There was a reason Jennifer, once of Jenny’s Barnyard Adventure, sat in the back of my head for so long before she became an airline pilot. She sat there with a kid named Louis and a boy who used to play Cub Scout baseball on a team our pack faced back in 1971.
Louis swam in the same park pool where thousands of kids took swimming lessons each summer. My mom and I used to play Crazy Eights, a game my mother mostly made up for me, while we waited for my sister’s lessons to end. We sat on a wooden bench under a concrete canopy and slapped the cards down between us. She would shuffle, and the cards blurred in her fist mesmerized me.
After my sister’s lessons were over, mom would send us all into the pool to swim with the other kids. As a parent now, I realized she let us swim so she could sit there and think without a bunch of children, four of us in all, clogging up her senses with chatter, screams and blood from all those skinned elbows, hands and knees.
When we went into the pool after lessons were over, I always looked for Louis, a child with skin as smooth and dark as cloudy nights in the country. We dived and splashed, swam and dunked until we could hardly breathe. Each time, my mother would scold me for losing my younger brother and sisters to disappear into the pool-wide fray of splashing children.
She only found out about Louis toward the end of the summer and warned me not to play with black kids. The next week, after my lessons and Crazy Eights game, I watched my mom until she wasn’t looking, dodged my brother and sisters and fled with Louis to the far side of the melee in the pool. When she found me later, she forbid me to play with black kids. We skipped the last week of swimming lessons and didn’t go back to the pool until the next summer.
Over the next nine months, I often heard my parents and their friends talk about black people. It was strange, like my ears had been opened to a new sound. Before that scolding, I had never heard them talk about blacks before.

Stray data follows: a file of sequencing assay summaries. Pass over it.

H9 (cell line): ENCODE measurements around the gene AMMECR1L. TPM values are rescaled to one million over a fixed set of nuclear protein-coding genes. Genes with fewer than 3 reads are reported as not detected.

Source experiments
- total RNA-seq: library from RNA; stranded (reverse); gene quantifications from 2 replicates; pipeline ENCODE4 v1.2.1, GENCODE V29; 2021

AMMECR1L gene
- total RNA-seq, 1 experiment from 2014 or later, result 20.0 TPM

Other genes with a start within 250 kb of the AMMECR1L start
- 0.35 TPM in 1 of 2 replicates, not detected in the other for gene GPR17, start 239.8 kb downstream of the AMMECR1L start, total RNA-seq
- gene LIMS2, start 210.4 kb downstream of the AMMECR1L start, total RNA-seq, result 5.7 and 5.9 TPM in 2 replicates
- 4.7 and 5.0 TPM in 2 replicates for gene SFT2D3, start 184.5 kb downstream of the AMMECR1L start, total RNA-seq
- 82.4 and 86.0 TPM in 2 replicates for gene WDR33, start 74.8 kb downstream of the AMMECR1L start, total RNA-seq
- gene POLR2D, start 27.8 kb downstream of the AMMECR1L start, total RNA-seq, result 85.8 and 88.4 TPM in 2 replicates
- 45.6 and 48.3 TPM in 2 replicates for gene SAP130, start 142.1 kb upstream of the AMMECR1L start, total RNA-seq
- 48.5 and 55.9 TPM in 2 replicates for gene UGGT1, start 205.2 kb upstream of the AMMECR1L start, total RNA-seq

“I don’t trust them,” my dad said once over the fence to Mr. Jenkins, the next door neighbor.
“Yeah,” Jenkins said. “They have that funny smell to ’em. And you can’t pick out of crowd; they all look the same, you know.” It’s hard for me to remember exactly what they said now, but the language of racism doesn’t change.
My parents and their friends talked like this all the time it seemed.
Then, once, my little brother and I stood at our back fence watching a group of black men shaking an apple tree in the neighbor’s yard. The three of them put their hands to the trunk, and moved their bodies in unison. They were laughing, apples falling all around them.
“Say, son, you want to take some apples to your mama?” the biggest of the men asked. He had a nice smile and friendly eyes. My brother looked at me, his red hair glinting in the afternoon sun.
“Sure,” I said. The man filled my shirt with ripe apples, his hands like mitts around the fruit. He seemed gentle, and his hands were rough and cracked. I wanted to touch them.
My mother was surprised when I came inside. “The men out back gave us these apples,” I said, spilling them out on the kitchen table.
“Where did they get them? Did they steal them?” she asked, looking out the kitchen window.
I was confused. She asked, quite frightened, “Did you eat any of them?” Her face was close to mine.
“I wanted to, but the man brought over a bunch of them and asked me to hold my shirt out.” My brother stood mute next to the table.
“Don’t you ever take things from a stranger,” she said. “You have no idea what’s on that fruit. You don’t know who those black men are, or what they want from you. I ought to make you take them right back out there. You stay away from them.”
She put the apples in the sink and washed them with a brush. My brother and I went outside and sat on the stoop. We watched those men cut that tree down.
I was surprised to find Louis right away the next summer when we started swimming lessons again. He didn’t smell funny and he looked like Louis. The water beaded on his hair and dripped down over his wide smile. We ditched our siblings to play in the deep end of the pool, where we really had to swim to stay alive. The whole summer, I was careful never to let my mother see us together.